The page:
You expect your quads and calves to ache after a 5-miler—but your teeth?
If your ivories have started aching while you’re out for a run, there are a few potential reasons why, says Jeffrey Laubmeier, D.M.D., dentist in Lakewood, Ohio, and member of the Academy for Sports Dentistry.
Let’s start with the good: As your feet hit the ground when you run, the force of impact travels upward through your body. If you’re clenching your jaw or gritting your teeth, you’ll feel that pressure in your pearly whites, Laubmeier explains. That’s the most common culprit behind teeth pain, he adds, and easily fixable: make sure your shoes aren’t worn through, to optimize shock absorption, and try to not clench as you pound the pavement.
But aching teeth mid-run could also be a sign of a few different health concerns, Laubmeier warns. For one, the pain could be early signs of a sinus infection. In many people, the roots of the upper teeth protrude into the maxillary sinuses, the largest sinus cavities located below the cheeks and on the sides of your nose. “If the sinus lining is irritated or infected, then the nerves entering the roots of the teeth can be as well,” he explains. “Then, when the feet make an impact with the ground, the nerves of the teeth can be stimulated and cause a sharp pain.”
Pain on a run can also be a sign of dental issues—namely, an infection or cavity. When you work out in any form, it increases your blood pressure, and the boost in blood flow can exacerbate an existing dental infection, Laubmeier explains.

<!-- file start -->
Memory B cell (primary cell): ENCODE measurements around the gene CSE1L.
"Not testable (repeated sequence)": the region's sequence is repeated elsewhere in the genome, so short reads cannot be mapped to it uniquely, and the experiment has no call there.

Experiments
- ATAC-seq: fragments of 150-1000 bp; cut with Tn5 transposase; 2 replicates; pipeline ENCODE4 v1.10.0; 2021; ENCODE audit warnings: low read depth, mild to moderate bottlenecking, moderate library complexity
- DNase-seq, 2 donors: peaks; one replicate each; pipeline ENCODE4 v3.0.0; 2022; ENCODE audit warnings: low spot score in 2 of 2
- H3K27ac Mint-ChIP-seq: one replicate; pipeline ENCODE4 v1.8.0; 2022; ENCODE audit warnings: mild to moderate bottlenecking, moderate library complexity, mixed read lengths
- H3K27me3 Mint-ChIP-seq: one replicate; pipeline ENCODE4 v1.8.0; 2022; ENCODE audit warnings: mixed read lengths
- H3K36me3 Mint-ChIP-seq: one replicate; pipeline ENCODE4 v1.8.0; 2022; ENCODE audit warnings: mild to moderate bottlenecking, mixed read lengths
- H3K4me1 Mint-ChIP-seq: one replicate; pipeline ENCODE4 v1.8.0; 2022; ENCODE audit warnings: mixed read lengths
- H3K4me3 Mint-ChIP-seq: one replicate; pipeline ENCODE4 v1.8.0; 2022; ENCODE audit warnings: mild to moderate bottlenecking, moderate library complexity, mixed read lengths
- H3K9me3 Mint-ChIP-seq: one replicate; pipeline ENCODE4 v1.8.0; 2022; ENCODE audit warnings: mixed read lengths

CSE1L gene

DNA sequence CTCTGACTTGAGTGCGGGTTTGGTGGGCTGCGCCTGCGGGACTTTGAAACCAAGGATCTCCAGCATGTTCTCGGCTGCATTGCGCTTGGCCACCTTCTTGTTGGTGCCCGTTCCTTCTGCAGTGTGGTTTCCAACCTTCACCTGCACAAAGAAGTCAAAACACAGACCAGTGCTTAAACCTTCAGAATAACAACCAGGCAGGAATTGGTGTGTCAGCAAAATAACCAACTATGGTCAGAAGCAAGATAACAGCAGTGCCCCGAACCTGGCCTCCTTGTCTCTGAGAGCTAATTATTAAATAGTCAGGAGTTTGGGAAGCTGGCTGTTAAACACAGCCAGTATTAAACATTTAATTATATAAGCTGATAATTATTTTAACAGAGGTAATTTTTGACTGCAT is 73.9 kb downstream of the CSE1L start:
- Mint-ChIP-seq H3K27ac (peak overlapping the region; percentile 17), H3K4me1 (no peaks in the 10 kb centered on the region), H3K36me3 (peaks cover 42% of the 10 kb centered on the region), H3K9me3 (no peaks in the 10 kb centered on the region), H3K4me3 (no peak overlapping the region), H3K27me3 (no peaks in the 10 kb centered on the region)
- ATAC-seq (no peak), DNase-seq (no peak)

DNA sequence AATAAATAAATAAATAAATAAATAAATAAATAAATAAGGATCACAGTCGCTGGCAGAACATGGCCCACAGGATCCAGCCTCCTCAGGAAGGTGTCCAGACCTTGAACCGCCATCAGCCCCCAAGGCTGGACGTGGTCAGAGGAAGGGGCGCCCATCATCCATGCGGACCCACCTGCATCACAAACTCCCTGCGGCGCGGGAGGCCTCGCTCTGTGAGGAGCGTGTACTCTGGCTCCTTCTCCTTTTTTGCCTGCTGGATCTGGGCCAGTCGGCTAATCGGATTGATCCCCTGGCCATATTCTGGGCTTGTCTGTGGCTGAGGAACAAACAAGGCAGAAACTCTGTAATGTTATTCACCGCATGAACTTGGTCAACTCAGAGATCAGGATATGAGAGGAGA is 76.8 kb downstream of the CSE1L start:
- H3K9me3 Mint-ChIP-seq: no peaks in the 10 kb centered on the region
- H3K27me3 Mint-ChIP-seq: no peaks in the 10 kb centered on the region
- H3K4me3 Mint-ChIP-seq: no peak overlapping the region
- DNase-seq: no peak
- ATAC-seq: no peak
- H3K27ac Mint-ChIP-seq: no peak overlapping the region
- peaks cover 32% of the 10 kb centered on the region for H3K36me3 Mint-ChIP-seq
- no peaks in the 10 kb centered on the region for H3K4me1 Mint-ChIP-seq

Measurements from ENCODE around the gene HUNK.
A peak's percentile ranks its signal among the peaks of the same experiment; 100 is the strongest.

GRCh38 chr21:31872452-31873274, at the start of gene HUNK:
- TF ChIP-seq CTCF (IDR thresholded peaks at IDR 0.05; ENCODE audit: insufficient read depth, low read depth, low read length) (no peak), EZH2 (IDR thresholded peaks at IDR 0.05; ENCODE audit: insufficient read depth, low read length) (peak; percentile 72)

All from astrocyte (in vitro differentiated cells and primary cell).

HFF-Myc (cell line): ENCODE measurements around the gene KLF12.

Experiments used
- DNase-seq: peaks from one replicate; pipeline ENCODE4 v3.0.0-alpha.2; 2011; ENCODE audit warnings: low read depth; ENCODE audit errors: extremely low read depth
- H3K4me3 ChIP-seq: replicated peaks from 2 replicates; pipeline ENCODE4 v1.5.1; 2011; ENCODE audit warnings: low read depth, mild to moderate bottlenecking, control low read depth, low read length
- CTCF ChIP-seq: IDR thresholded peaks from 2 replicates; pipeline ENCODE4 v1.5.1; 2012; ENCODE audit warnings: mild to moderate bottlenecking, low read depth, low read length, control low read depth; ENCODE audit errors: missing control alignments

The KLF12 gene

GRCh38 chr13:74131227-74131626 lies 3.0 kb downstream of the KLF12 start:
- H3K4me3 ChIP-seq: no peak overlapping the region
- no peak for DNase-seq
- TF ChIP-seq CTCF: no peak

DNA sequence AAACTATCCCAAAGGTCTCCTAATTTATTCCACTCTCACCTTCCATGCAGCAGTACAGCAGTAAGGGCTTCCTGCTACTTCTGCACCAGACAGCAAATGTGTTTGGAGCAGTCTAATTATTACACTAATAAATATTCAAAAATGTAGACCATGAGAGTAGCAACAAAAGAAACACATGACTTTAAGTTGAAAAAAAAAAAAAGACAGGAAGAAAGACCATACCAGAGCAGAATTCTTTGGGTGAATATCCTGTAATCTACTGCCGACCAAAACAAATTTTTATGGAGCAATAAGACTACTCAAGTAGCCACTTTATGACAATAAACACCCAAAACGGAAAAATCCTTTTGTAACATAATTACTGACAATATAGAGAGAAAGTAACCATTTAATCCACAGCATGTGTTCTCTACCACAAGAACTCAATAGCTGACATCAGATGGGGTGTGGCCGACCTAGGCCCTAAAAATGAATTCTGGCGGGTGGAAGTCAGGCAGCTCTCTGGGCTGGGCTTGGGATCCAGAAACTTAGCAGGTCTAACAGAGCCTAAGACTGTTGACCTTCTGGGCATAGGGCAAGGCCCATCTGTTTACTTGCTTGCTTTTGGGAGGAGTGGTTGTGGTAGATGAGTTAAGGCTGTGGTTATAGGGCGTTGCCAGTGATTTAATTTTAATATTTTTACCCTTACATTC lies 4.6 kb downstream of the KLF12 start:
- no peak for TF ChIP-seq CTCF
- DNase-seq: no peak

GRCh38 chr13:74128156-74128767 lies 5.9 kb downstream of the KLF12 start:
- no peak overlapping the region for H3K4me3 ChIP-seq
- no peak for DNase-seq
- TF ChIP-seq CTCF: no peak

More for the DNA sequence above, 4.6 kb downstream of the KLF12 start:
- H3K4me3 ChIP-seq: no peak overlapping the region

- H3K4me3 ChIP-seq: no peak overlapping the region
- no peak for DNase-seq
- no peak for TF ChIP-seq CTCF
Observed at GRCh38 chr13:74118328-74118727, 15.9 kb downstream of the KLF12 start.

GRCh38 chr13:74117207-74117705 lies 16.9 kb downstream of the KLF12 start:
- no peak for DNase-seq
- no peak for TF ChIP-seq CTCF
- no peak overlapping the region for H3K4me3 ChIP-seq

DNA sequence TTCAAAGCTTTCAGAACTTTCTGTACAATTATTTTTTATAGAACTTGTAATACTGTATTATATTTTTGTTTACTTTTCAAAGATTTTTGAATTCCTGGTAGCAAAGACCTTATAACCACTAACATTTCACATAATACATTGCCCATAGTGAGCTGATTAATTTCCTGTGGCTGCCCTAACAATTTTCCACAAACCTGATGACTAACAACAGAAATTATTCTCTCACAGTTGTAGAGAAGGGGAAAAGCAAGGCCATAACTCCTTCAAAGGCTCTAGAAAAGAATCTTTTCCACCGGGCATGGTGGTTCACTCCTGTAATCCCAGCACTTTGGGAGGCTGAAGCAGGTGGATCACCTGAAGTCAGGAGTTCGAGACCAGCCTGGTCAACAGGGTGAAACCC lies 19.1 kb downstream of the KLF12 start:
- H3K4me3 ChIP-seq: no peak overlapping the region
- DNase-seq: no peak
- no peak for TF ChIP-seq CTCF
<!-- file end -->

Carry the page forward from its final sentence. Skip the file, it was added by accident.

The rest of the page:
A cavity, on the other hand, would be painful because of exposure to air as you inhale and exhale. Remember: Cavities are basically just holes in your teeth, and that means liquids, air, food, and bacteria make their way inside. When you run—especially when it’s cold outside—breathing pulls cold air into your mouth and through your tooth, stimulating the nerves and causing pain, he says.
Unfortunately, most of us won’t be able to tell the difference between tooth pain from a sinus infection and from a dental infection until whichever it is becomes fully blown. But you can at least use the ache as an early alarm for other symptoms developing. If the problem persists, ask your dentist, Laubmeier advises. He or she can take an X-ray to either diagnose or to rule out the red flags and confirm you just need to relax your jaw while logging miles.
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